Horticulture isn’t a vocation filled with aha moments, but Harold Pellett was well-suited for its deliberate pace.

A quiet, patient man of subtlety and dry humor, Pellett spent 30 years as a professor at the University of Minnesota and a leader in research at the Minnesota Landscape Arboretum and Horticulture Research Center. He died July 24 at age 76.

“His motivation was to bring new, improved hardy plants for gardeners in cold-zone areas,” said Nancy Rose, a research scientist who worked with Pellett for a decade in the 1990s and is now editor of Arnoldia magazine at Harvard University. “He widened the color palette.”

Pellett bred and evaluated nearly 40 varieties of large trees, small flowering trees and shrubs, but is most known for 14 colors and varieties of azaleas. He introduced the Northern Lights azalea in 1978 and expanded the original pinkish-mauve hues to white, lemon yellow, peach and lilac.

“We can thank Harold for such beautiful spring flowers,” said Steve McNamara, at the University of Minnesota Horticulture Research Center. “To this day at the arboretum, the azalea beds stop people in their tracks.”

Pellett’s surprising discovery with colleagues is that crossing plants from the northern and southern zones results in a plant that in its second generation is hardier than the original northern parent, said Peter Moe, director of operations at the arboretum. “He really had a major impact on the whole nursery industry,” Moe said.

The love of plants was bred into Pellett. His grandfather, parents and older brother also pursued horticulture, as does his son Darwin, a gardener and crew leader at the arboretum. He won scores of professional awards but never made a fuss over any of them.

“He sometimes disappeared for a day or two at work without saying where he was going, and then we’d hear about his latest award when someone from the arboretum stumbled upon an article in a trade journal somewhere,” McNamara said.

Pellett’s taciturn demeanor sometimes gave way to mischief. His brother Norman recalled when Harold, as a boy, dropped an earthworm into their father’s tobacco tin for hand-rolled cigarettes. “It didn’t taste good as part of dad’s tobacco smoke,” said the older brother, “but Dad took most of these pranks in good humor.”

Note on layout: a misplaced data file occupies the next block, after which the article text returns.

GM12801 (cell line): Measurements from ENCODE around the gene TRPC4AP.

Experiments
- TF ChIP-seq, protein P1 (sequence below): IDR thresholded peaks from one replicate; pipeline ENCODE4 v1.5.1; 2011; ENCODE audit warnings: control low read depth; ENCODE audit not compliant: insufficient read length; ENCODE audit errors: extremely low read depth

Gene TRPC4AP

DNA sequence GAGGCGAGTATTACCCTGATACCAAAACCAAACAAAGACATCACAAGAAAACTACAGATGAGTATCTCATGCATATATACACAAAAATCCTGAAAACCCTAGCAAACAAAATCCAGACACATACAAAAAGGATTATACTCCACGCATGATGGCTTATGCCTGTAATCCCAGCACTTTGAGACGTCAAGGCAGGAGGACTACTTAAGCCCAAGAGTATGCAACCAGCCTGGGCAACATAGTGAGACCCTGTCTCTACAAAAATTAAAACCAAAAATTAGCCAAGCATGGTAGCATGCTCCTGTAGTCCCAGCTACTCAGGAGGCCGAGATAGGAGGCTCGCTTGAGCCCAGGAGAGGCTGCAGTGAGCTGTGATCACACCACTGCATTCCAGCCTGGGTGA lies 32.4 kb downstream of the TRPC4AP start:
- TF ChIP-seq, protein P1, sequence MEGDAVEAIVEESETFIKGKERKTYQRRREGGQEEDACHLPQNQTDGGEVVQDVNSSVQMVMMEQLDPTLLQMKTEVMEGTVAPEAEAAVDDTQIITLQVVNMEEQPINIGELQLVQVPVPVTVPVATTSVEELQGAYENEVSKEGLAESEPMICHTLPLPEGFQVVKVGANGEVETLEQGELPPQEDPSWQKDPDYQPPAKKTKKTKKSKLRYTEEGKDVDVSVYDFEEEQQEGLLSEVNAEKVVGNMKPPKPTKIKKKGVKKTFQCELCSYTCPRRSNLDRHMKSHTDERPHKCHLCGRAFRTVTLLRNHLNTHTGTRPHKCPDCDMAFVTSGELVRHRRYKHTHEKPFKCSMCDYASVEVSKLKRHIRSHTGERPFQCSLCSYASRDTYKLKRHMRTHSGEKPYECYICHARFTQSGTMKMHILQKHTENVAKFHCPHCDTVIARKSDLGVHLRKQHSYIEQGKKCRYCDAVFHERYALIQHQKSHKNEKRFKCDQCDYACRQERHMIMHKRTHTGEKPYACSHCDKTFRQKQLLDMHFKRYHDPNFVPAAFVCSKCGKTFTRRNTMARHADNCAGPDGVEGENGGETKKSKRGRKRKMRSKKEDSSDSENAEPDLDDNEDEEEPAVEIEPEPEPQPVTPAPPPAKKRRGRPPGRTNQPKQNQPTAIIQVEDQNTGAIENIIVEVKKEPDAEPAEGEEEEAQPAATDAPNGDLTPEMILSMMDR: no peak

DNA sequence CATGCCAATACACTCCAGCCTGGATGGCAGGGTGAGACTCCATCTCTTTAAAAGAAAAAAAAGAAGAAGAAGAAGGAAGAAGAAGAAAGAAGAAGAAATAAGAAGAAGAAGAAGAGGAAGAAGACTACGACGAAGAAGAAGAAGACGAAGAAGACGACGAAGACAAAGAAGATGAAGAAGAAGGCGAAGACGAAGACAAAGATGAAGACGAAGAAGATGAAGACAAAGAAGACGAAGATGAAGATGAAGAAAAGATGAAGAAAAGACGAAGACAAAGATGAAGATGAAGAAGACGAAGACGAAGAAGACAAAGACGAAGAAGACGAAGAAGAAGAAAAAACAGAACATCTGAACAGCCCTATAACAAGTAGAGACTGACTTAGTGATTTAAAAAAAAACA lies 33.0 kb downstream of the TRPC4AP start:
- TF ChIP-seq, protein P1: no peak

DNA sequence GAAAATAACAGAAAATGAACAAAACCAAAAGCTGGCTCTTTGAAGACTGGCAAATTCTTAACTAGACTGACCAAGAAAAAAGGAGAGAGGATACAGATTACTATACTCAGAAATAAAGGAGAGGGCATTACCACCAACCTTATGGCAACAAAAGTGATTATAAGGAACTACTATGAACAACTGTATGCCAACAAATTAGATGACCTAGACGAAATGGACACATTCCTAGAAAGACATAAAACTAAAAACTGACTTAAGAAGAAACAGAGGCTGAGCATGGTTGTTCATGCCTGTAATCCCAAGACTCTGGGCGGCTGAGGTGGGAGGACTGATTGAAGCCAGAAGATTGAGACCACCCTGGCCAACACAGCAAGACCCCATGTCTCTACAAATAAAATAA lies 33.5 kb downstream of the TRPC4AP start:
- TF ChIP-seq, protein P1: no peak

When McNamara first started working with Pellett, the pair took a drive through the arboretum to look at the maple collection when they suddenly saw a bear standing in a clearing. “I fought off the instinct to jump from the truck and flee and shot Harold a sideways glance of veiled terror,” McNamara said. “He was grinning from ear to ear. They were filming an ad complete with trainer, lights and bear snacks. He knew it but never let on.”

At home, Pellett, his wife, Shelby, and their six children continued their love of plants and nature. They had four acres of garden space in Minnetrista and a greenhouse. “He and my mom would sell vegetables and annuals from the greenhouse out of their home,” said daughter Cindy Jacobs of Eden Prairie. “I would wait on customers. I learned math by counting change.”

Now Jacobs takes her own children to the arboretum a couple of times per year. “As a kid, I’d be running around the arboretum while Dad worked, catching tadpoles in the pond, and my mom and brother pointing out his Cardinal Red dogwood or azaleas in bloom,” she said.

Gardeners can still buy many of the varieties Pellett cultivated, though few know of the work behind them. It can take 10 to 20 years from initial breeding and, out of 10,000 seedlings, only one may reach production.

He is survived by his wife and all six children, 13 grandchildren, a great-grandchild and three siblings. Services have been held.